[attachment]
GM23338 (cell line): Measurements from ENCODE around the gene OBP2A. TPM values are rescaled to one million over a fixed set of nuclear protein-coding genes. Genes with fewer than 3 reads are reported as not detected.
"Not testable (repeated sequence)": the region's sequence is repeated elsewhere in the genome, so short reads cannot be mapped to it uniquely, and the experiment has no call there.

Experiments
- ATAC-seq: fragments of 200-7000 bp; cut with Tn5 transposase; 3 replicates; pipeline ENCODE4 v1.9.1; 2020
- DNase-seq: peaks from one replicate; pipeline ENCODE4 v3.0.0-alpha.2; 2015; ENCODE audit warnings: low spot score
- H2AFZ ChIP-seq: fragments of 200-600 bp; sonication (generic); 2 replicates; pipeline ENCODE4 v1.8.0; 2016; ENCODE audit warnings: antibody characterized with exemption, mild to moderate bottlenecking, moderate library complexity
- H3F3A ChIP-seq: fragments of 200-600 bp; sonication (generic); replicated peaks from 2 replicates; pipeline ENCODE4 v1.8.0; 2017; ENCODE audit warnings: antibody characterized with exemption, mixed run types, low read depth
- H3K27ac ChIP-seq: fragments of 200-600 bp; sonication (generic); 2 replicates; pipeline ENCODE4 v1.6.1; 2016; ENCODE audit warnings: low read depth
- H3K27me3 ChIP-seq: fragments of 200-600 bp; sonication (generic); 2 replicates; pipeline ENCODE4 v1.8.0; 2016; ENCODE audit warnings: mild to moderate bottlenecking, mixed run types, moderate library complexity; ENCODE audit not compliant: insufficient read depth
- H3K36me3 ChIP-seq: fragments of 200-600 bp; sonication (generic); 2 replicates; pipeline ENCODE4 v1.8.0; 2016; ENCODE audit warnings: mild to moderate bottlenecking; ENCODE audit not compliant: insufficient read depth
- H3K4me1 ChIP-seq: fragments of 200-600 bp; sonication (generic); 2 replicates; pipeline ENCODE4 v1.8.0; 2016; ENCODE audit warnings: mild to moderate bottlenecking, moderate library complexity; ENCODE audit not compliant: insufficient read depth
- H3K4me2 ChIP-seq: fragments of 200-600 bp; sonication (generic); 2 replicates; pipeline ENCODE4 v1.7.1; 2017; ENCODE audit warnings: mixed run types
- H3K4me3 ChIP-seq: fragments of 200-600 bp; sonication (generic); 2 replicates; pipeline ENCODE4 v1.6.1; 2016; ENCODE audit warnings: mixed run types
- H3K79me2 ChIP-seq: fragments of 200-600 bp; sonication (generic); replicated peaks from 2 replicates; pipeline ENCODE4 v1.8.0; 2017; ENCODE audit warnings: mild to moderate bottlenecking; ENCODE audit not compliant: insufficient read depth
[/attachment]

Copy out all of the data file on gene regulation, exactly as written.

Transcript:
GM23338 (cell line): Measurements from ENCODE around the gene OBP2A. TPM values are rescaled to one million over a fixed set of nuclear protein-coding genes. Genes with fewer than 3 reads are reported as not detected.
"Not testable (repeated sequence)": the region's sequence is repeated elsewhere in the genome, so short reads cannot be mapped to it uniquely, and the experiment has no call there.

Experiments
- ATAC-seq: fragments of 200-7000 bp; cut with Tn5 transposase; 3 replicates; pipeline ENCODE4 v1.9.1; 2020
- DNase-seq: peaks from one replicate; pipeline ENCODE4 v3.0.0-alpha.2; 2015; ENCODE audit warnings: low spot score
- H2AFZ ChIP-seq: fragments of 200-600 bp; sonication (generic); 2 replicates; pipeline ENCODE4 v1.8.0; 2016; ENCODE audit warnings: antibody characterized with exemption, mild to moderate bottlenecking, moderate library complexity
- H3F3A ChIP-seq: fragments of 200-600 bp; sonication (generic); replicated peaks from 2 replicates; pipeline ENCODE4 v1.8.0; 2017; ENCODE audit warnings: antibody characterized with exemption, mixed run types, low read depth
- H3K27ac ChIP-seq: fragments of 200-600 bp; sonication (generic); 2 replicates; pipeline ENCODE4 v1.6.1; 2016; ENCODE audit warnings: low read depth
- H3K27me3 ChIP-seq: fragments of 200-600 bp; sonication (generic); 2 replicates; pipeline ENCODE4 v1.8.0; 2016; ENCODE audit warnings: mild to moderate bottlenecking, mixed run types, moderate library complexity; ENCODE audit not compliant: insufficient read depth
- H3K36me3 ChIP-seq: fragments of 200-600 bp; sonication (generic); 2 replicates; pipeline ENCODE4 v1.8.0; 2016; ENCODE audit warnings: mild to moderate bottlenecking; ENCODE audit not compliant: insufficient read depth
- H3K4me1 ChIP-seq: fragments of 200-600 bp; sonication (generic); 2 replicates; pipeline ENCODE4 v1.8.0; 2016; ENCODE audit warnings: mild to moderate bottlenecking, moderate library complexity; ENCODE audit not compliant: insufficient read depth
- H3K4me2 ChIP-seq: fragments of 200-600 bp; sonication (generic); 2 replicates; pipeline ENCODE4 v1.7.1; 2017; ENCODE audit warnings: mixed run types
- H3K4me3 ChIP-seq: fragments of 200-600 bp; sonication (generic); 2 replicates; pipeline ENCODE4 v1.6.1; 2016; ENCODE audit warnings: mixed run types
- H3K79me2 ChIP-seq: fragments of 200-600 bp; sonication (generic); replicated peaks from 2 replicates; pipeline ENCODE4 v1.8.0; 2017; ENCODE audit warnings: mild to moderate bottlenecking; ENCODE audit not compliant: insufficient read depth